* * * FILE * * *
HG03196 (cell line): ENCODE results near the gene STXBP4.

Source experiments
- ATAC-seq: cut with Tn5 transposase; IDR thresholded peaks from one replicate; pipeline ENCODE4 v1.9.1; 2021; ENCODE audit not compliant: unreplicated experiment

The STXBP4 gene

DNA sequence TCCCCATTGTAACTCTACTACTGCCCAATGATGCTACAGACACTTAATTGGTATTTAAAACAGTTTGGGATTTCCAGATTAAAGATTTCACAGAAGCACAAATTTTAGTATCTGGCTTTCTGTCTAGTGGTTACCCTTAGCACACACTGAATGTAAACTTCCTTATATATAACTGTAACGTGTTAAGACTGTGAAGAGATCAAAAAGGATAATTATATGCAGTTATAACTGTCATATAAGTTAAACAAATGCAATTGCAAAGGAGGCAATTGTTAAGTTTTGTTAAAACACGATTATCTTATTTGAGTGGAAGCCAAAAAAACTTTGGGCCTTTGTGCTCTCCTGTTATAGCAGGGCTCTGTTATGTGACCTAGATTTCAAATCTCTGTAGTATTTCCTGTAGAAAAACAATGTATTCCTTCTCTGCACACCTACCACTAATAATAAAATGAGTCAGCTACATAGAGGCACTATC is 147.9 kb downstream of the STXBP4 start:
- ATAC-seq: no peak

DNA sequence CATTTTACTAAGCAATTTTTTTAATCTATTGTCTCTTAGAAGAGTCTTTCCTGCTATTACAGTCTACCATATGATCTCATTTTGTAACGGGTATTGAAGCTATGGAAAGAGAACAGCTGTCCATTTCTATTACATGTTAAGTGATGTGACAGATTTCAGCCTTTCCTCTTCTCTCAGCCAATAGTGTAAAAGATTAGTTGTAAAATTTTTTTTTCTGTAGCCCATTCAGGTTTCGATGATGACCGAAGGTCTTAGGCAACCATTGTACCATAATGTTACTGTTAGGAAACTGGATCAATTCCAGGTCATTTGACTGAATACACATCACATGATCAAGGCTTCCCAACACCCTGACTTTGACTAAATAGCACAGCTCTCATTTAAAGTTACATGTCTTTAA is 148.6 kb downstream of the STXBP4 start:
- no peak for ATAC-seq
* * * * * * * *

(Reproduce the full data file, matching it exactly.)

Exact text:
HG03196 (cell line): ENCODE results near the gene STXBP4.

Source experiments
- ATAC-seq: cut with Tn5 transposase; IDR thresholded peaks from one replicate; pipeline ENCODE4 v1.9.1; 2021; ENCODE audit not compliant: unreplicated experiment

The STXBP4 gene

DNA sequence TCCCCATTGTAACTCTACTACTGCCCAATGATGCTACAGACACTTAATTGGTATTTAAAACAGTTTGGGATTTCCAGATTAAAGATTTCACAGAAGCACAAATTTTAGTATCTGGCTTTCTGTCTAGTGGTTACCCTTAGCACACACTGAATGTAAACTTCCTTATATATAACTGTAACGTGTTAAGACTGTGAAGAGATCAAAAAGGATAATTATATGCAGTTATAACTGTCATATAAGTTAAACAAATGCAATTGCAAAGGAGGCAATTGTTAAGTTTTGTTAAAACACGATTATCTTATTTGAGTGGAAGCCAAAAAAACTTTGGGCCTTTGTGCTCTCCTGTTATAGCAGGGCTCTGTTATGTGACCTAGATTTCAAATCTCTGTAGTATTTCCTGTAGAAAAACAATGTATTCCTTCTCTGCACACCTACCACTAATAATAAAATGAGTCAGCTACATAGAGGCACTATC is 147.9 kb downstream of the STXBP4 start:
- ATAC-seq: no peak

DNA sequence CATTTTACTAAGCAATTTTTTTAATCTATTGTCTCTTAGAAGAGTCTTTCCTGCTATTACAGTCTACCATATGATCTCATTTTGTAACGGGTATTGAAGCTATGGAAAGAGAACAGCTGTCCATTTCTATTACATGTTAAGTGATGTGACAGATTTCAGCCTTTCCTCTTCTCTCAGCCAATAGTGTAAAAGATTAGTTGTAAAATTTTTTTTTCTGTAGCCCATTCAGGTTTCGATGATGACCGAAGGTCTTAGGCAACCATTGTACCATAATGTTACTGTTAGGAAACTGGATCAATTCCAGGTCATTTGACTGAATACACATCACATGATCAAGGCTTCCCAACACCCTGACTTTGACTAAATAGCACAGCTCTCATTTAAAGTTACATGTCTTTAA is 148.6 kb downstream of the STXBP4 start:
- no peak for ATAC-seq